This week also marks the birth of both halves of the greatest love story in American history. Forget Romeo and Juliet, Isidor and Ida Straus have a much better story. Both were born Feb. 6 – Isidor in 1845 and Ida in 1849. Isidor was a member of the House of Representatives at one time and co-owned Macy's department store with his brother, but he and his wife are most remembered for being on board the Titanic when it sank in 1912. Reports say both of them were offered a seat in a lifeboat, but Isidor turned his down because women and children were still on board, and Ida turned hers down because Isidor was still on board. Both died. Isidor's body was recovered. Ida's wasn't.
It was the best of times for Charles Dickens (Feb. 7, 1812), Charles Lindbergh (Feb. 4, 1902), Rosa Parks (Feb. 4, 1913), Hank Aaron (Feb. 5, 1934), Babe Ruth (Feb. 6, 1895), Ronald Reagan (Feb. 6, 1911), Tom Brokaw (Feb. 6, 1940) and Zsa Zsa Gabor (Feb. 6, 1917).
It was the worst of times for Mary, Queen of Scots (Feb. 8, 1587), crab boat captain Phil Harris (Feb. 9, 2010) – one of the men featured on the Discovery Channel series Deadliest Catch – and Zsa Zsa Gabor, who has been clinging to life for two years.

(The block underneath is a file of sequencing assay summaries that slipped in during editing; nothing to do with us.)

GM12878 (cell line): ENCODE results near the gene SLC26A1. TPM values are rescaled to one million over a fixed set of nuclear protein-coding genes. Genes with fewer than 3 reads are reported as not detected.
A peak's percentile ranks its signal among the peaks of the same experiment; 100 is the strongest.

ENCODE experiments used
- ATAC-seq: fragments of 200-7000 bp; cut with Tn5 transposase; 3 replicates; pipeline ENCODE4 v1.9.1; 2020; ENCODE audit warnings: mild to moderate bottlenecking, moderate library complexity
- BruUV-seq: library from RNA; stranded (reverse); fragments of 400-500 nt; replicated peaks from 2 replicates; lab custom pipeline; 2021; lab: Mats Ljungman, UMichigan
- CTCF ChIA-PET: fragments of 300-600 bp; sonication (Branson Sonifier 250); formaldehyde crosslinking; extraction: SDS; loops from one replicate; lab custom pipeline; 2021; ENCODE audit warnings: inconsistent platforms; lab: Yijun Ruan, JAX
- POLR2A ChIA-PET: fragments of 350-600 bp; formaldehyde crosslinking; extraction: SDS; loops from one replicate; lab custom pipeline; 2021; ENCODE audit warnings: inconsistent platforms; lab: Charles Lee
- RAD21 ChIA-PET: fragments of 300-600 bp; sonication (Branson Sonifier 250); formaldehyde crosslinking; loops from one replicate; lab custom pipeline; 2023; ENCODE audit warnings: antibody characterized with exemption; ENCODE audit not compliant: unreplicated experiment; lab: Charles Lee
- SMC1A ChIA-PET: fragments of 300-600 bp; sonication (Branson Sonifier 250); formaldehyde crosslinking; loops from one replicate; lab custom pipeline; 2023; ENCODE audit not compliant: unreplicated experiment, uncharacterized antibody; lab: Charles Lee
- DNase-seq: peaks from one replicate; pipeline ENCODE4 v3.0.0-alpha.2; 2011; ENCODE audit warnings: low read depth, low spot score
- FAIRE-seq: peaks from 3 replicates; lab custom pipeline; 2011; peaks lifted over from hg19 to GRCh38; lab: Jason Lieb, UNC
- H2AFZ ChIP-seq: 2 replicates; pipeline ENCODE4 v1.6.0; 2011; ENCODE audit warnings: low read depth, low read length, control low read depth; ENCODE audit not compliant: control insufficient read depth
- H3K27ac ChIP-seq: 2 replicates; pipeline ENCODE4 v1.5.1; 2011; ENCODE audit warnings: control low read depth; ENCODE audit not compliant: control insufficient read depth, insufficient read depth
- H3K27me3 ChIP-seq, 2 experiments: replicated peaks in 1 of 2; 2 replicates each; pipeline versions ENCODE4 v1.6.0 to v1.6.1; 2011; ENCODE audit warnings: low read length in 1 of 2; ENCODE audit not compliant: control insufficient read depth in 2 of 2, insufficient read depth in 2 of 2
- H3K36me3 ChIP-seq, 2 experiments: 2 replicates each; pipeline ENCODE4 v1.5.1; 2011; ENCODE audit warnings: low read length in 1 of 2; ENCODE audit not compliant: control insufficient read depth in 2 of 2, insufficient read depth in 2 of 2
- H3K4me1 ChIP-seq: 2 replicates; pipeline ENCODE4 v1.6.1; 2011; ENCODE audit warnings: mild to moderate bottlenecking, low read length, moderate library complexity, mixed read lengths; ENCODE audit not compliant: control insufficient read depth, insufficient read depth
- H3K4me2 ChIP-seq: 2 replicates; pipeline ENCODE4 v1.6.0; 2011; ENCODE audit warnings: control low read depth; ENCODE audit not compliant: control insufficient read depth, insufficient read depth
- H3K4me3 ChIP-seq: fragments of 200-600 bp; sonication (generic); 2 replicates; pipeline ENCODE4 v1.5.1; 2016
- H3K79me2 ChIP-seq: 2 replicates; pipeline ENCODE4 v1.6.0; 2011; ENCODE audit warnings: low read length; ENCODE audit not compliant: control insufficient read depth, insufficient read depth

George VI died Feb. 6, 1952, installing Kate Middleton's grandmother-in-law as Queen of England. At the actual time of her ascension to the throne, Elizabeth II was in Kenya staying in a tree house at the Treetops Hotel.
The British invaded. Normally, this would appear a few categories down, but this invasion was musical in nature. The Beatles performed on the Ed Sullivan Show on Feb. 9, 1964. The performance shows the range the group had to make themselves sound like a screaming hoard of teenage girls (seriously, people, let them sing). It was a historic moment as a musical crossover, but it has been cheapened by other people like One Direction doing the same thing.
The devil's footprints showed up in England on Feb. 8, 1855, which might explain why the Beatles wanted to leave. Can't blame them for that.
February seems to be the best time to change the Constitution, unless you're Delaware and you like slaves. The 11th Amendment was ratified Feb. 7, 1795. It deals with a state's sovereign immunity to prosecution from anyone outside that state. The 20th Amendment went into effect Feb. 6, 1933, telling us when to inaugurate the president-elect and how to replace him if he dies. The 25th Amendment was ratified Feb. 10, 1967, it tells what to do if the president dies. Delaware rejected the 13th Amendment on Feb. 8, 1865, but later ratified it in 1901 after 33 other states, including slavery bastions Alabama, Georgia, South Carolina, North Carolina Louisiana and Virginia, had already done so.